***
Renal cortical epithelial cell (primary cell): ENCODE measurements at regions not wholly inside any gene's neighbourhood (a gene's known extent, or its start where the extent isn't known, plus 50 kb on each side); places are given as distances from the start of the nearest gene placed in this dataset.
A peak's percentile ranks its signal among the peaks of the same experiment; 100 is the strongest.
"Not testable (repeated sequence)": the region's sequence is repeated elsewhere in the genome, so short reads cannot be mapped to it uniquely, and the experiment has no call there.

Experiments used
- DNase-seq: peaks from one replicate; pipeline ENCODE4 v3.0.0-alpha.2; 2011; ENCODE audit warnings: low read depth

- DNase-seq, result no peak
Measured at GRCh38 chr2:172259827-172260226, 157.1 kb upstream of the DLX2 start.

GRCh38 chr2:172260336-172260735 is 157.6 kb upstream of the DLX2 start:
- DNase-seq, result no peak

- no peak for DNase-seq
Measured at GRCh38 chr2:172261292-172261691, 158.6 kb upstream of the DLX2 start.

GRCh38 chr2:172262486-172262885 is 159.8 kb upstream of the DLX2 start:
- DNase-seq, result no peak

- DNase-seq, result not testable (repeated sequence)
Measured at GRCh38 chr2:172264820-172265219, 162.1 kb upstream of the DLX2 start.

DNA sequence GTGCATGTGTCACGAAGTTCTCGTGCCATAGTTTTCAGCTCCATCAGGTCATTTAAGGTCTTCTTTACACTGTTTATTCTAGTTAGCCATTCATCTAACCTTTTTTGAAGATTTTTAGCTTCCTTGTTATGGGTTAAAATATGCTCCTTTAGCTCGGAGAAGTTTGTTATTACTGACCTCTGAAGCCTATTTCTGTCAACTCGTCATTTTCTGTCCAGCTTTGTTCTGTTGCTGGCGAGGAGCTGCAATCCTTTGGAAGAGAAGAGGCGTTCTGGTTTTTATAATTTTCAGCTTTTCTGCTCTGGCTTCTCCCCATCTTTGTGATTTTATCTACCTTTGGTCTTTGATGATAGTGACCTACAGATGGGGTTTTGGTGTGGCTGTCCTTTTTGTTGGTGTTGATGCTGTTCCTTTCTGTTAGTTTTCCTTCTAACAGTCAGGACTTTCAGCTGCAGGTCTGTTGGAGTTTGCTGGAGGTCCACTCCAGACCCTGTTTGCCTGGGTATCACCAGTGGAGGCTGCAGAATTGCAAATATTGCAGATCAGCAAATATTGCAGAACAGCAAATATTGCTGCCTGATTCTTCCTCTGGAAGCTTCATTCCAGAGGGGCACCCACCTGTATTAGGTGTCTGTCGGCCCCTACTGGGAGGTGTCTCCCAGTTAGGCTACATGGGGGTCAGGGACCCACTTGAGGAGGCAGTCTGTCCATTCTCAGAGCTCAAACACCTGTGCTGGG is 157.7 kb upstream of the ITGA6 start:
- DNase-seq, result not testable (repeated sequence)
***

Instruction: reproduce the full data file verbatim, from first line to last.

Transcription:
Renal cortical epithelial cell (primary cell): ENCODE measurements at regions not wholly inside any gene's neighbourhood (a gene's known extent, or its start where the extent isn't known, plus 50 kb on each side); places are given as distances from the start of the nearest gene placed in this dataset.
A peak's percentile ranks its signal among the peaks of the same experiment; 100 is the strongest.
"Not testable (repeated sequence)": the region's sequence is repeated elsewhere in the genome, so short reads cannot be mapped to it uniquely, and the experiment has no call there.

Experiments used
- DNase-seq: peaks from one replicate; pipeline ENCODE4 v3.0.0-alpha.2; 2011; ENCODE audit warnings: low read depth

- DNase-seq, result no peak
Measured at GRCh38 chr2:172259827-172260226, 157.1 kb upstream of the DLX2 start.

GRCh38 chr2:172260336-172260735 is 157.6 kb upstream of the DLX2 start:
- DNase-seq, result no peak

- no peak for DNase-seq
Measured at GRCh38 chr2:172261292-172261691, 158.6 kb upstream of the DLX2 start.

GRCh38 chr2:172262486-172262885 is 159.8 kb upstream of the DLX2 start:
- DNase-seq, result no peak

- DNase-seq, result not testable (repeated sequence)
Measured at GRCh38 chr2:172264820-172265219, 162.1 kb upstream of the DLX2 start.

DNA sequence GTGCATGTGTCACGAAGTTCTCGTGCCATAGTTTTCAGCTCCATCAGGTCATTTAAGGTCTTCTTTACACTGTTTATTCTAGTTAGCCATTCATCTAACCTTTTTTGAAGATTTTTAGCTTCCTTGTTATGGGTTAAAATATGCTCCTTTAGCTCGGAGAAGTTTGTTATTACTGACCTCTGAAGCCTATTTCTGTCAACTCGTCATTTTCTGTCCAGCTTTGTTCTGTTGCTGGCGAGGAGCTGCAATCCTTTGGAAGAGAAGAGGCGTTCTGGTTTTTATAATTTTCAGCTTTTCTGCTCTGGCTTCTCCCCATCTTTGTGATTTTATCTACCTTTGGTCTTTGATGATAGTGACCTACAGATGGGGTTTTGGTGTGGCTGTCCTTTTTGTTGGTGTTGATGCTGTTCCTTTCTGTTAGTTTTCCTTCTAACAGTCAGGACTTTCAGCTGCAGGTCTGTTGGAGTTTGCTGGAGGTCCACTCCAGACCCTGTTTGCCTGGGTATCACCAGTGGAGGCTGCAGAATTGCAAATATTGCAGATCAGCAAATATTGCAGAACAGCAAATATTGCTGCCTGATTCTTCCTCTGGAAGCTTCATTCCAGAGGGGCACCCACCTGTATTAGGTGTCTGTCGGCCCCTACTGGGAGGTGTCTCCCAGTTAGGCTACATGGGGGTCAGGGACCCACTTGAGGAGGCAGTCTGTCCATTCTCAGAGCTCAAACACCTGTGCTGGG is 157.7 kb upstream of the ITGA6 start:
- DNase-seq, result not testable (repeated sequence)